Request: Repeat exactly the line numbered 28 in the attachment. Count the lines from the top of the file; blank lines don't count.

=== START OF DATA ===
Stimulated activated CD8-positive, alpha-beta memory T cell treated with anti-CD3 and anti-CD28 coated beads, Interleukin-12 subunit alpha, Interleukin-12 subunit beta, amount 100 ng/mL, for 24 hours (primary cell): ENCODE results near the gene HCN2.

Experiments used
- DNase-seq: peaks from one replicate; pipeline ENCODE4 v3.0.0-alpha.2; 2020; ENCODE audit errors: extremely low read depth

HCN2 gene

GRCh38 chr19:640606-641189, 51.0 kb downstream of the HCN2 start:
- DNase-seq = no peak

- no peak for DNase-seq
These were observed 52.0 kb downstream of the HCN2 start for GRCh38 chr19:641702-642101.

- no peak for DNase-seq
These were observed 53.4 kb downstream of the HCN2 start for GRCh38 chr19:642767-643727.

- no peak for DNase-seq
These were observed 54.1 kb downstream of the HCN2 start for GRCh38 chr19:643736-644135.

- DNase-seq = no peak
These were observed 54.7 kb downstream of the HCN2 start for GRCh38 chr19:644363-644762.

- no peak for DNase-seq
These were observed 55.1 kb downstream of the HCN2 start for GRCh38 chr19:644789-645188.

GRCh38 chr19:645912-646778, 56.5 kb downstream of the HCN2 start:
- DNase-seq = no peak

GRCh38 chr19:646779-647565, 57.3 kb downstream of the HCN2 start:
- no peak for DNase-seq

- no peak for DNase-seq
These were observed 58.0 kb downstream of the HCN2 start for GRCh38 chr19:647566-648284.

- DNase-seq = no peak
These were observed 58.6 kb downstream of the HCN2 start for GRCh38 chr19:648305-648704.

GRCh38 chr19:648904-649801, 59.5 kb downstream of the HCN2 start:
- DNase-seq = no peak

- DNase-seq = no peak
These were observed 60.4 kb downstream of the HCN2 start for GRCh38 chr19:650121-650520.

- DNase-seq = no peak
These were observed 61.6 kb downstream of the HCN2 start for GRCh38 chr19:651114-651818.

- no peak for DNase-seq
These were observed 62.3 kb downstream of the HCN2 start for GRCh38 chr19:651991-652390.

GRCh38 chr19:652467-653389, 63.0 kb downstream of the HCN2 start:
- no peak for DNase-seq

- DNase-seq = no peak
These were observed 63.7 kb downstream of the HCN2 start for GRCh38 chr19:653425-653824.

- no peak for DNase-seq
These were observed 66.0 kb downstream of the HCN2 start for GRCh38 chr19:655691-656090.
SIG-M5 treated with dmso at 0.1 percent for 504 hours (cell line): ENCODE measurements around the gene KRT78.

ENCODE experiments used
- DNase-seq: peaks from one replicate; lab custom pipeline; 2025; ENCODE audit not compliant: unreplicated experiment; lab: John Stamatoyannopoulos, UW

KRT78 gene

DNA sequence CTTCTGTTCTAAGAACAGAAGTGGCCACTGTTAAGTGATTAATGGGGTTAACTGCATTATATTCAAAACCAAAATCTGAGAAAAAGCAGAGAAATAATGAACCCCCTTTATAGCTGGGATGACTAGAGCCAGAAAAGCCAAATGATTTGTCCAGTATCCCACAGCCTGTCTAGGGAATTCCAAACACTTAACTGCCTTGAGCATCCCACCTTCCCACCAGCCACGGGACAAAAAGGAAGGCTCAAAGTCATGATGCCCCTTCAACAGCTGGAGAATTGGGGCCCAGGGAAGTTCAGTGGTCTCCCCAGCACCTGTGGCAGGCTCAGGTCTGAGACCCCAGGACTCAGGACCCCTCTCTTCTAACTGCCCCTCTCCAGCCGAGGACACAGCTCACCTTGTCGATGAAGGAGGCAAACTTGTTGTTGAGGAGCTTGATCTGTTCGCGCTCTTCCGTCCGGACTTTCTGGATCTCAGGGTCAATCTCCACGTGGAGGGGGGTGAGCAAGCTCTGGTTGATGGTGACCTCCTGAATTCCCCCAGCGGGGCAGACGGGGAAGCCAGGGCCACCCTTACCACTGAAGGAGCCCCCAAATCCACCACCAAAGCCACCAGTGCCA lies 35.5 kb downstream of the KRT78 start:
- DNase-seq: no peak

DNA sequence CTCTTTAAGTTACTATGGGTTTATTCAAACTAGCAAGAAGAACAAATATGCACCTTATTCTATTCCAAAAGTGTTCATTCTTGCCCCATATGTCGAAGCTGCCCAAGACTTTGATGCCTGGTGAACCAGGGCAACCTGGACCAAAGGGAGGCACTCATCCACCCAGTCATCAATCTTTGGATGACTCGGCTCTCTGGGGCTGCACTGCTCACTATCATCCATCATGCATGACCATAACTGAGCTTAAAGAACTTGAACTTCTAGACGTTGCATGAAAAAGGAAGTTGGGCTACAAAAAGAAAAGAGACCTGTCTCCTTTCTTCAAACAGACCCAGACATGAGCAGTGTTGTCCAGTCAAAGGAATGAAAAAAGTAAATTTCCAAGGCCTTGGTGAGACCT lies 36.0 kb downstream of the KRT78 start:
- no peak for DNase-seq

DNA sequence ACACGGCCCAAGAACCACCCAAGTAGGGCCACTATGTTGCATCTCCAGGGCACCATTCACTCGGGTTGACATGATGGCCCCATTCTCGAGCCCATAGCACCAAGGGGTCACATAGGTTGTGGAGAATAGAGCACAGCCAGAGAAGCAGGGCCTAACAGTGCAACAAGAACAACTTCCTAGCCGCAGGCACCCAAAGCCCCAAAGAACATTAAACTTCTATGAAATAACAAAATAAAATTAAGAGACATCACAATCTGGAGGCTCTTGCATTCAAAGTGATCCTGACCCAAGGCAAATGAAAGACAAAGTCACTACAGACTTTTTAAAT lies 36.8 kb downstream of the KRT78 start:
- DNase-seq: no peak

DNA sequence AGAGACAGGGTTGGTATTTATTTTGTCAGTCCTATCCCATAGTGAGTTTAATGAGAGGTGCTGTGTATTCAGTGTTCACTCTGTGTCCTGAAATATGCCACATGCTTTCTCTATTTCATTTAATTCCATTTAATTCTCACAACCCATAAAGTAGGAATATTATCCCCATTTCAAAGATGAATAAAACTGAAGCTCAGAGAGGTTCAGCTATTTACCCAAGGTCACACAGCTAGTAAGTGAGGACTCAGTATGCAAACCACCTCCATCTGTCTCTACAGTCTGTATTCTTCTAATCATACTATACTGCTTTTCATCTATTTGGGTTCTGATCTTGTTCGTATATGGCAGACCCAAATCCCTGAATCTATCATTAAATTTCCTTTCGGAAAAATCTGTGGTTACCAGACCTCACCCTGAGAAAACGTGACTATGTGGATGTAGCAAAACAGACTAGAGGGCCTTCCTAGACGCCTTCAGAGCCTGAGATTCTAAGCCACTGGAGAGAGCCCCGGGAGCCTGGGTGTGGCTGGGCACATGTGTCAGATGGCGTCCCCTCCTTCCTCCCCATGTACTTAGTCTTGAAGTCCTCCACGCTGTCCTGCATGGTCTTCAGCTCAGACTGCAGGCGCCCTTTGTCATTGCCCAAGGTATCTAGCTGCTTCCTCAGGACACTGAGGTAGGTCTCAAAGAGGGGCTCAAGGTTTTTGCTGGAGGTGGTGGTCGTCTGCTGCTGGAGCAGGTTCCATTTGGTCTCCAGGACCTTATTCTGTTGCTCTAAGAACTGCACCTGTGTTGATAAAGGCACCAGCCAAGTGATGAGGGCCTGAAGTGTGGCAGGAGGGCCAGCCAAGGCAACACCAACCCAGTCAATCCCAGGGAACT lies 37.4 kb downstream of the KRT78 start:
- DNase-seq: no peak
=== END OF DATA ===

These were observed 60.4 kb downstream of the HCN2 start for GRCh38 chr19:650121-650520.